Prediction time... based on what I know of the science (mostly this fantastic article in Popular Science), I’ll be able to feel good about watching American Gridiron Football again after the following changes:
- A weight limit is established somewhere around 250 pounds.
- Helmets incorporate foam to cushion blows but are also designed to spin on an athlete’s head.
- All 22 helmets on the field are networked together to incorporate “bio-feedback”: a powerful electric shock administered to the forehead whenever any two helmets come within an inch of contacting each other.
- Anytime an electric shock was administered, the officials would be notified and would penalize the team deemed to have initiated the helmet to helmet alarm.
- All 22 players line up each play within two yards of the line of scrimmage, every play, including punts and place kicks.
Why and how?
- CTE seems to be caused by multiple brain traumas over time,
- Brain trauma happens when an outside force acts upon the head causing it to accelerate quickly. The brain’s inertia means it collides with the skull, and the inertia of each individual brain cell causes it to crash into its neighbors.
- Force equals mass times acceleration.
- A weight limit would cap the amount of mass that could go into the force of a collision.
- The goal of helmet design would be to redirect the forces of tackling away from the brain in two ways: physically and behaviorally.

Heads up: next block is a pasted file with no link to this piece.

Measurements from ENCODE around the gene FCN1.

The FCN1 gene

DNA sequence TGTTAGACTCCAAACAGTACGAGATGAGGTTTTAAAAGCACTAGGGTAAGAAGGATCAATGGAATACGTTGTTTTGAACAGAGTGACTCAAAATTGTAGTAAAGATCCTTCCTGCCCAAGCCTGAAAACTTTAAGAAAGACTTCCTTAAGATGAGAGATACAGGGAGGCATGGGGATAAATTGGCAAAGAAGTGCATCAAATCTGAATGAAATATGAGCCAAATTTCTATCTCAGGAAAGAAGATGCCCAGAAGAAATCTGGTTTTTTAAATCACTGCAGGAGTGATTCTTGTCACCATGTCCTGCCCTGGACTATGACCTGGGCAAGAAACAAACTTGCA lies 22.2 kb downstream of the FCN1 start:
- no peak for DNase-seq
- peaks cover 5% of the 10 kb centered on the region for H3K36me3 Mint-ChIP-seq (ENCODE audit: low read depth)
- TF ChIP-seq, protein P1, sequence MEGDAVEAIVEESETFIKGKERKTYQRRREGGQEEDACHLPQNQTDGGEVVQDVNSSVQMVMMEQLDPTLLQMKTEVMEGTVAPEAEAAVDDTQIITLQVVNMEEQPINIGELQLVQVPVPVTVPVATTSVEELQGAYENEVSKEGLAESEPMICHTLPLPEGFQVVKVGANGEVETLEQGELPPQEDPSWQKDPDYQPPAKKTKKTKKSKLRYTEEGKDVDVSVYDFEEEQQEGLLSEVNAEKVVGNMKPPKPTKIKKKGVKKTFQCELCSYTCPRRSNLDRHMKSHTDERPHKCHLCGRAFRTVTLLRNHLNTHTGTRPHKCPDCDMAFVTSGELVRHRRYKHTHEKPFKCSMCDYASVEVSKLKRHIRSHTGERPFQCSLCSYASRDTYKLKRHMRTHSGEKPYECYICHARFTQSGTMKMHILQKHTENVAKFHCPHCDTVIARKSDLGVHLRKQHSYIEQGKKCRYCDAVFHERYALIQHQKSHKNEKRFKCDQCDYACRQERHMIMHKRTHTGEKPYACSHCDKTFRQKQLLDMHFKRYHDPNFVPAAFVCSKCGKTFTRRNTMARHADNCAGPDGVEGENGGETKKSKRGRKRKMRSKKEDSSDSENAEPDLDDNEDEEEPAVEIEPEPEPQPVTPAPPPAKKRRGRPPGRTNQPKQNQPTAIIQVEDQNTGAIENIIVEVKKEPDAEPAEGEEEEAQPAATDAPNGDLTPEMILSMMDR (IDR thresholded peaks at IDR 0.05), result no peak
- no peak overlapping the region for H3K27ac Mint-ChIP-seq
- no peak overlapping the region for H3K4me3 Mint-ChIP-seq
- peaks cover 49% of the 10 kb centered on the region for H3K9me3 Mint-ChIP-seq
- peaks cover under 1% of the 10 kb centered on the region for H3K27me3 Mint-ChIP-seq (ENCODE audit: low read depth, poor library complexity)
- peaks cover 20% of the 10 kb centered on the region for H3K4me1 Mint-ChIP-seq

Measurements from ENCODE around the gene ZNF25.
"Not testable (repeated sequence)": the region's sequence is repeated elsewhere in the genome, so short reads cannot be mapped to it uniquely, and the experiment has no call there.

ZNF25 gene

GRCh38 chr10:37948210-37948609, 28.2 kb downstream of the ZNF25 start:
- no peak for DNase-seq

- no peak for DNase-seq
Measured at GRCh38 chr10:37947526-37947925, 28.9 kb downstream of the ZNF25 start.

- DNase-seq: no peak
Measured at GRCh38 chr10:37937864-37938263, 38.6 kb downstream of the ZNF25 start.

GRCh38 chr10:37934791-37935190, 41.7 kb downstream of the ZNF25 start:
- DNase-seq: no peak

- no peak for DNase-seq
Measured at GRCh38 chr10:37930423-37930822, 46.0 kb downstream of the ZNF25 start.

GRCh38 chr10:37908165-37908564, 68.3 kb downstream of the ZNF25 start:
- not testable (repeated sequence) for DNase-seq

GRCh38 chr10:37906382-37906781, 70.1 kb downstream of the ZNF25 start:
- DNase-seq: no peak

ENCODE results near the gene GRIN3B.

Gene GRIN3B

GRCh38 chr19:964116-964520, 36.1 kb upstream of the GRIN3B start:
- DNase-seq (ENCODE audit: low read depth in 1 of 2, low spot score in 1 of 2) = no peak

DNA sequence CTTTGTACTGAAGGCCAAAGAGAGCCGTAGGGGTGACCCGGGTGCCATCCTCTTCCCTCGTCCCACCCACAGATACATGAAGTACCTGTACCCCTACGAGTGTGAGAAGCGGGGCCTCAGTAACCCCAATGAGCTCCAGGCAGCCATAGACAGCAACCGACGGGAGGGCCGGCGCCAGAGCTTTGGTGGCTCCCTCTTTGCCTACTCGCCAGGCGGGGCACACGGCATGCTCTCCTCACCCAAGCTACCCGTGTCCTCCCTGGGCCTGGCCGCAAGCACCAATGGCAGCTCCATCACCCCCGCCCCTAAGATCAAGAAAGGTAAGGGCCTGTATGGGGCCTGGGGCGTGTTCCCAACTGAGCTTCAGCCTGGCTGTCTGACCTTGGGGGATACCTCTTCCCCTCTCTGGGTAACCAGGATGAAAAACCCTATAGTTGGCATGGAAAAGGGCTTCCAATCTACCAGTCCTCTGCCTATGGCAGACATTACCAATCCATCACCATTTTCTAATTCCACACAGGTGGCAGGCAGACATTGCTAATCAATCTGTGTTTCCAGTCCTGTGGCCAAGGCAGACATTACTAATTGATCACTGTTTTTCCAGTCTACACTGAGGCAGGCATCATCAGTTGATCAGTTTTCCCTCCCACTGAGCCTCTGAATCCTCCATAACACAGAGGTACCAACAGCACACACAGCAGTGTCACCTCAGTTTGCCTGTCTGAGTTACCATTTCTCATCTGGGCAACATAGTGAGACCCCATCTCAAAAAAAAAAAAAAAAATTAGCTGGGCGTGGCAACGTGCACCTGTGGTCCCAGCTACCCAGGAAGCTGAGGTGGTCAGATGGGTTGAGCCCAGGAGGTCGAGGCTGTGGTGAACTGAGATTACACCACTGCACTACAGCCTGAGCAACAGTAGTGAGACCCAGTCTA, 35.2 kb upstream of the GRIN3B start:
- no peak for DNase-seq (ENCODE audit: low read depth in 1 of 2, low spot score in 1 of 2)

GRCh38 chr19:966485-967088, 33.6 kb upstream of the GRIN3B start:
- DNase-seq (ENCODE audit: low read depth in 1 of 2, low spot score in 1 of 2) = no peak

- Physically, the helmet would turn the rotational forces of the impact into the rotation of the plastic shell.
- Behaviorally, the electric shocks would train defensive players to tackle and offensive players to attempt to avoid tackles in a manner which protected the head, the way we naturally do when we aren’t wearing a helmet.
The idea would be an old style helmet strapped to your head with a clear plastic shell that rotated freely on an axis mounted at the crown. A big hit would twirl the umbrella, not the head. There would be no specific face mask. The umbrella would be the same on all sides. It wouldn’t have a front or a back.
Finally, the biggest impacts come when two vectors come right at each other, like a safety crashing into a running back breaking through the line or when two teams crash together on a kickoff. If everyone started each play at the line of scrimmage, the vectors wouldn’t be additive like that because both teams would start in roughly the same place and be consistently running in the same direction.